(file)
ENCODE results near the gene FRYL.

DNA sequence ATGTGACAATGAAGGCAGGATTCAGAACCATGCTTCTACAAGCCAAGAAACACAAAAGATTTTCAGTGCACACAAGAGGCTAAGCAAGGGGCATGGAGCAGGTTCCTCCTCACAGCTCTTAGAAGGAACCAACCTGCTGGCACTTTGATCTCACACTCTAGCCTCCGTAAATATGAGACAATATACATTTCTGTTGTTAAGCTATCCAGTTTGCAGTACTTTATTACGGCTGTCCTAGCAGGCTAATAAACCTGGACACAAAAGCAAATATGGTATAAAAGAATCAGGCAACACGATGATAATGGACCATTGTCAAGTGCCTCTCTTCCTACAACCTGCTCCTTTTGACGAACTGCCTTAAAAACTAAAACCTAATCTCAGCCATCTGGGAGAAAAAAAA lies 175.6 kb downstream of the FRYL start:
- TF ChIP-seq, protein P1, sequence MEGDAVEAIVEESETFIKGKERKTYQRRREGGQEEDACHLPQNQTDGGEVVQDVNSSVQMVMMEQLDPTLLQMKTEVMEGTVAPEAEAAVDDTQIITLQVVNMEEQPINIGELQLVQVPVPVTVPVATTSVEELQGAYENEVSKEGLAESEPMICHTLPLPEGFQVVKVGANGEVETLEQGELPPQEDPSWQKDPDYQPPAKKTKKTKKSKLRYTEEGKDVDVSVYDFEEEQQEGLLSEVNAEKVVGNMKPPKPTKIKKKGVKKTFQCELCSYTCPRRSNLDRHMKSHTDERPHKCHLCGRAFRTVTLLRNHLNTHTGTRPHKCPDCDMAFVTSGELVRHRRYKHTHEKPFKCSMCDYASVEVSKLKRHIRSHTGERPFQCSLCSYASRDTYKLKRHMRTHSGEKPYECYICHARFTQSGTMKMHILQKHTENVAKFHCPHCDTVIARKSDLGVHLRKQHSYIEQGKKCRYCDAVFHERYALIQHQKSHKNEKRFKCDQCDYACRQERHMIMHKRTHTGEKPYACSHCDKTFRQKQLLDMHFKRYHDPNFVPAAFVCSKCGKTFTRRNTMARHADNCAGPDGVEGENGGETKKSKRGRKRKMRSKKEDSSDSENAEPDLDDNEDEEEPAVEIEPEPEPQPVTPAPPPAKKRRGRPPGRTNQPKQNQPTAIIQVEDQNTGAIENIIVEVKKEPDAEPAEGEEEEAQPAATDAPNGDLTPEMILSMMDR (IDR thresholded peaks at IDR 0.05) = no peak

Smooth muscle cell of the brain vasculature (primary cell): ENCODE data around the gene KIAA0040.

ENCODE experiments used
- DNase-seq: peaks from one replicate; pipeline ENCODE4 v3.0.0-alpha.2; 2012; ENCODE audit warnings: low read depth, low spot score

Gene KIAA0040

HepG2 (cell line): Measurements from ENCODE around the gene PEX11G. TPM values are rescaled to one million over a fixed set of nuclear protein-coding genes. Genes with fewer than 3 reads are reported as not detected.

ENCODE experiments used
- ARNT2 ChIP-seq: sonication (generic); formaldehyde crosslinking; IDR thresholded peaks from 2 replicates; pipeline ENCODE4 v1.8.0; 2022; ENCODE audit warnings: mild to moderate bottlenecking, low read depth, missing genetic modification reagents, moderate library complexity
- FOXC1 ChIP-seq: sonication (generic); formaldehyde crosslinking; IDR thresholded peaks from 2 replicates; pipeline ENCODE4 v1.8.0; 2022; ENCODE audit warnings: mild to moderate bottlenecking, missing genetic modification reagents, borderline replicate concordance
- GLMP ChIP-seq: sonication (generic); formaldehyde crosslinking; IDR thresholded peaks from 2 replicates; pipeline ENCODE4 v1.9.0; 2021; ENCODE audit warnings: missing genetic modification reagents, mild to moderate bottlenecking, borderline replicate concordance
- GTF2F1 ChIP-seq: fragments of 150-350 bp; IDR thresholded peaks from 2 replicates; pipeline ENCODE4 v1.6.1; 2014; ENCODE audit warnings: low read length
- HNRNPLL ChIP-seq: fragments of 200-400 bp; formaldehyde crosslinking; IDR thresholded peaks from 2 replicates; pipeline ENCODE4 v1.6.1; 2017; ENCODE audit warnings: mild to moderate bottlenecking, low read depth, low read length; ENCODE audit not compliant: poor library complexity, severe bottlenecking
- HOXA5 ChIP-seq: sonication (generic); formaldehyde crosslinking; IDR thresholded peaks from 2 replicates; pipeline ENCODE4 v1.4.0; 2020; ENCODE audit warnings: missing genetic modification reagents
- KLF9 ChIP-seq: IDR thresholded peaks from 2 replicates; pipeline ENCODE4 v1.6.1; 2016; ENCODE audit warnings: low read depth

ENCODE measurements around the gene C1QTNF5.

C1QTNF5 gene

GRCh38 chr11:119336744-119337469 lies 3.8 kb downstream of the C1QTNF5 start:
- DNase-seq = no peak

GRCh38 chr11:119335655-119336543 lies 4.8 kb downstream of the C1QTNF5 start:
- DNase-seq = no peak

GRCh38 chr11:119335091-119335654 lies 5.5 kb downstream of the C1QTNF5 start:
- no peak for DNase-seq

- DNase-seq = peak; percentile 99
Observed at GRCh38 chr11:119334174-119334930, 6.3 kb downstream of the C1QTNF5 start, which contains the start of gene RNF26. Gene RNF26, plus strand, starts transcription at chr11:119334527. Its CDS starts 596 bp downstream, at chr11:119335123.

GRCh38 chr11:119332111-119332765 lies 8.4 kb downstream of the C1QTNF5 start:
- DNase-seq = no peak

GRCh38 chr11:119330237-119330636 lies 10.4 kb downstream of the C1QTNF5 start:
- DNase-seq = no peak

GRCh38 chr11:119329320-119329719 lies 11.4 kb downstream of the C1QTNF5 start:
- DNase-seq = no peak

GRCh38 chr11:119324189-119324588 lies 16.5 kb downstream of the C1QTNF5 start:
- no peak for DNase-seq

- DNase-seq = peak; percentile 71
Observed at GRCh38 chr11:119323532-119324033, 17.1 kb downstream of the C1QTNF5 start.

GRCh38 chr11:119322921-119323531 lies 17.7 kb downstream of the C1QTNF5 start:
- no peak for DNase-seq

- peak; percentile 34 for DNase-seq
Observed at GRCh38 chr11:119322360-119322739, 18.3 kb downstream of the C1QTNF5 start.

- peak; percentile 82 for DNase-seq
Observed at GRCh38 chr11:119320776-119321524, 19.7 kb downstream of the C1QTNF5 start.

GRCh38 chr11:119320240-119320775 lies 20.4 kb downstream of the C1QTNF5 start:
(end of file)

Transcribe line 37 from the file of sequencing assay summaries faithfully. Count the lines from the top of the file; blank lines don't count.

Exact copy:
GRCh38 chr11:119322921-119323531 lies 17.7 kb downstream of the C1QTNF5 start: